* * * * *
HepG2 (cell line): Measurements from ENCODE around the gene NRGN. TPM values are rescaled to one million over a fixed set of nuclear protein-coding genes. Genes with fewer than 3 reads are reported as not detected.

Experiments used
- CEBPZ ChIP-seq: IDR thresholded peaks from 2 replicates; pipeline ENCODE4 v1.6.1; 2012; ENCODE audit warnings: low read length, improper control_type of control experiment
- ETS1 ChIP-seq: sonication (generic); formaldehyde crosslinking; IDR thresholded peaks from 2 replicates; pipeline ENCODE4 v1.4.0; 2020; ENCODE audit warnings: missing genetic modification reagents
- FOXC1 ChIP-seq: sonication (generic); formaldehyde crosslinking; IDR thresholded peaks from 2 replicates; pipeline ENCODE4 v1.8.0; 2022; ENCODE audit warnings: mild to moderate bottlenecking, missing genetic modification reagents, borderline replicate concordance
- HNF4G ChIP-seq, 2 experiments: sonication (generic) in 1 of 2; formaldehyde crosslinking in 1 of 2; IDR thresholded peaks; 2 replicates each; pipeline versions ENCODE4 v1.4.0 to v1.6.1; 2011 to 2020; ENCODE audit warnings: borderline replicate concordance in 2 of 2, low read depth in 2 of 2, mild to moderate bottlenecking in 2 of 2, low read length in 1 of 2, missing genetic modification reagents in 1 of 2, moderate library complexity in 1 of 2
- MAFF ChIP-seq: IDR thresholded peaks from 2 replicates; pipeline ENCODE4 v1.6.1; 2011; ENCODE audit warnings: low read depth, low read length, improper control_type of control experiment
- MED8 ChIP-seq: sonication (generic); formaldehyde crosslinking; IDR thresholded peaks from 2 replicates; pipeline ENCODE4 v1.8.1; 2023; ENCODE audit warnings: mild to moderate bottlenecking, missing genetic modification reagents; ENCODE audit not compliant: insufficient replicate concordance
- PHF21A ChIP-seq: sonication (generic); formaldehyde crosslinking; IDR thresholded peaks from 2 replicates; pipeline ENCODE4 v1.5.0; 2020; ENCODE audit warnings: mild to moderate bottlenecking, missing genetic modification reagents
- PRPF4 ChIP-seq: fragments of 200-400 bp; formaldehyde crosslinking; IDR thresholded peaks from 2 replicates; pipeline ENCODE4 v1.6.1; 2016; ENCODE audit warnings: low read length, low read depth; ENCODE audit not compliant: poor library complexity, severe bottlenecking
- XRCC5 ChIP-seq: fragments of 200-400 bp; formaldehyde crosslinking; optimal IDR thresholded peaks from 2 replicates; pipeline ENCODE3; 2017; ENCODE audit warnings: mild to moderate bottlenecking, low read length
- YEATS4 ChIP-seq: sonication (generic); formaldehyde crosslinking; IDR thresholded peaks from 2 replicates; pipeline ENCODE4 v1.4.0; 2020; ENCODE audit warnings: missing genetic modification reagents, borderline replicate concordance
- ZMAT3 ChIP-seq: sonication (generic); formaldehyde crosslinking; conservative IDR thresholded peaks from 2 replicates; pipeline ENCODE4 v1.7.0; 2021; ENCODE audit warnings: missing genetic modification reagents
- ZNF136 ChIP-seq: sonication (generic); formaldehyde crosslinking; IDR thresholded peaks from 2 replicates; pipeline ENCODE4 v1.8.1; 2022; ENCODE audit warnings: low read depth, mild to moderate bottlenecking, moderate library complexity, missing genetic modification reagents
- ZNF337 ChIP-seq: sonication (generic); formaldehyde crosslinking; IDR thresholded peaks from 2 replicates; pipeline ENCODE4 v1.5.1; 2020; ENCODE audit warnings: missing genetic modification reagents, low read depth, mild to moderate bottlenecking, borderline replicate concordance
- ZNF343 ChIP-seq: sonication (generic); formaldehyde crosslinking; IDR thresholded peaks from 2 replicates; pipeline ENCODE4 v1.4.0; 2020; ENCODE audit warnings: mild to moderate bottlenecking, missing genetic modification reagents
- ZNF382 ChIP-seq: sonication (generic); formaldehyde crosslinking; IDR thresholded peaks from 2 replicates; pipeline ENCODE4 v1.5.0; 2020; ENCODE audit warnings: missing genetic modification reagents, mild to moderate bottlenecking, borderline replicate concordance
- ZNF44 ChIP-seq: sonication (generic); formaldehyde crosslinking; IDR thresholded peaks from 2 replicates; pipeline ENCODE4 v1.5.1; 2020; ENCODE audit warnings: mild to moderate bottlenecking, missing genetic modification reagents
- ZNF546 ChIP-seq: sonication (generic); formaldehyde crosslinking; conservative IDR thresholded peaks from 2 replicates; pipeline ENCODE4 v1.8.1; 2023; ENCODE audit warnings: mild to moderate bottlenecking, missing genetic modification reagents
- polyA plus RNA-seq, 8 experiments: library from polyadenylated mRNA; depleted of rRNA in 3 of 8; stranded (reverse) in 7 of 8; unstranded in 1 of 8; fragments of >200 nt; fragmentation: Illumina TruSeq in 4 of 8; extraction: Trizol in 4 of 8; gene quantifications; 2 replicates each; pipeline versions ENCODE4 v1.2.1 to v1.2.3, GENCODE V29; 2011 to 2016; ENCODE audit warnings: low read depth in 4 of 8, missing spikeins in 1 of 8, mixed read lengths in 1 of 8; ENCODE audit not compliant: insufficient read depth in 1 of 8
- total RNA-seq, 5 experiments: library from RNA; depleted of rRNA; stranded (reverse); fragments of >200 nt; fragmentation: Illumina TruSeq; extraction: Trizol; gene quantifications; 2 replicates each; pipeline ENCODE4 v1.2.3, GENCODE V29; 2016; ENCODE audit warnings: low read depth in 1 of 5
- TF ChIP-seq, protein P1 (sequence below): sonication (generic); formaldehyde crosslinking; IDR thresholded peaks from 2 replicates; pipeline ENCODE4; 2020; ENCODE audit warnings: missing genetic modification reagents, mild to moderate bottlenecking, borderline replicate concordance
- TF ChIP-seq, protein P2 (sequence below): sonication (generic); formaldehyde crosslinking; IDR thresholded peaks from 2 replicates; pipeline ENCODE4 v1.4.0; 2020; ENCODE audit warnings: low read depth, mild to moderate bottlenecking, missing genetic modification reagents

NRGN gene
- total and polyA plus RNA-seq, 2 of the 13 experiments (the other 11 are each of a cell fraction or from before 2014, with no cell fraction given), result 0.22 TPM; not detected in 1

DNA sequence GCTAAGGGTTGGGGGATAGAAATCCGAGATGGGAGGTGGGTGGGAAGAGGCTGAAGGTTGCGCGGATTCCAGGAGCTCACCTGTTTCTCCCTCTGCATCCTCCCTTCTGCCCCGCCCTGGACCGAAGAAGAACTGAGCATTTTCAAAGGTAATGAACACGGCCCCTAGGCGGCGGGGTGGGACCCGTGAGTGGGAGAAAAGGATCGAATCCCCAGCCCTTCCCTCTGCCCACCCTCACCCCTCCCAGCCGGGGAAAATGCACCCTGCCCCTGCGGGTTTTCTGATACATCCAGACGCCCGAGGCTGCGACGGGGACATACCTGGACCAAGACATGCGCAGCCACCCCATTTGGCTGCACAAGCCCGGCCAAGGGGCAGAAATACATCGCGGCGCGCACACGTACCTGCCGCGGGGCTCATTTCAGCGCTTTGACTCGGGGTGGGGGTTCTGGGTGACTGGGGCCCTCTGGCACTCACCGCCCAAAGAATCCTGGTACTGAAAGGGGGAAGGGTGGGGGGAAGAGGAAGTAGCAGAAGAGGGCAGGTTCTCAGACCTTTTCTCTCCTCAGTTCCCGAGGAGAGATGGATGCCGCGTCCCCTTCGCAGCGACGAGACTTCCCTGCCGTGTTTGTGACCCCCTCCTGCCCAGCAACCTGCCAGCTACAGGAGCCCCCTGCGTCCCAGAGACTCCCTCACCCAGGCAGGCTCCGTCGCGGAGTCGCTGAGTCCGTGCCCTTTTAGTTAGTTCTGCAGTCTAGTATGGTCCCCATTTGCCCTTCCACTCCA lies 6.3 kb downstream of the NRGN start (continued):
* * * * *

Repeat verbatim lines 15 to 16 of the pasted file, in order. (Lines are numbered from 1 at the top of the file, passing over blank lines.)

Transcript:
- ZNF337 ChIP-seq: sonication (generic); formaldehyde crosslinking; IDR thresholded peaks from 2 replicates; pipeline ENCODE4 v1.5.1; 2020; ENCODE audit warnings: missing genetic modification reagents, low read depth, mild to moderate bottlenecking, borderline replicate concordance
- ZNF343 ChIP-seq: sonication (generic); formaldehyde crosslinking; IDR thresholded peaks from 2 replicates; pipeline ENCODE4 v1.4.0; 2020; ENCODE audit warnings: mild to moderate bottlenecking, missing genetic modification reagents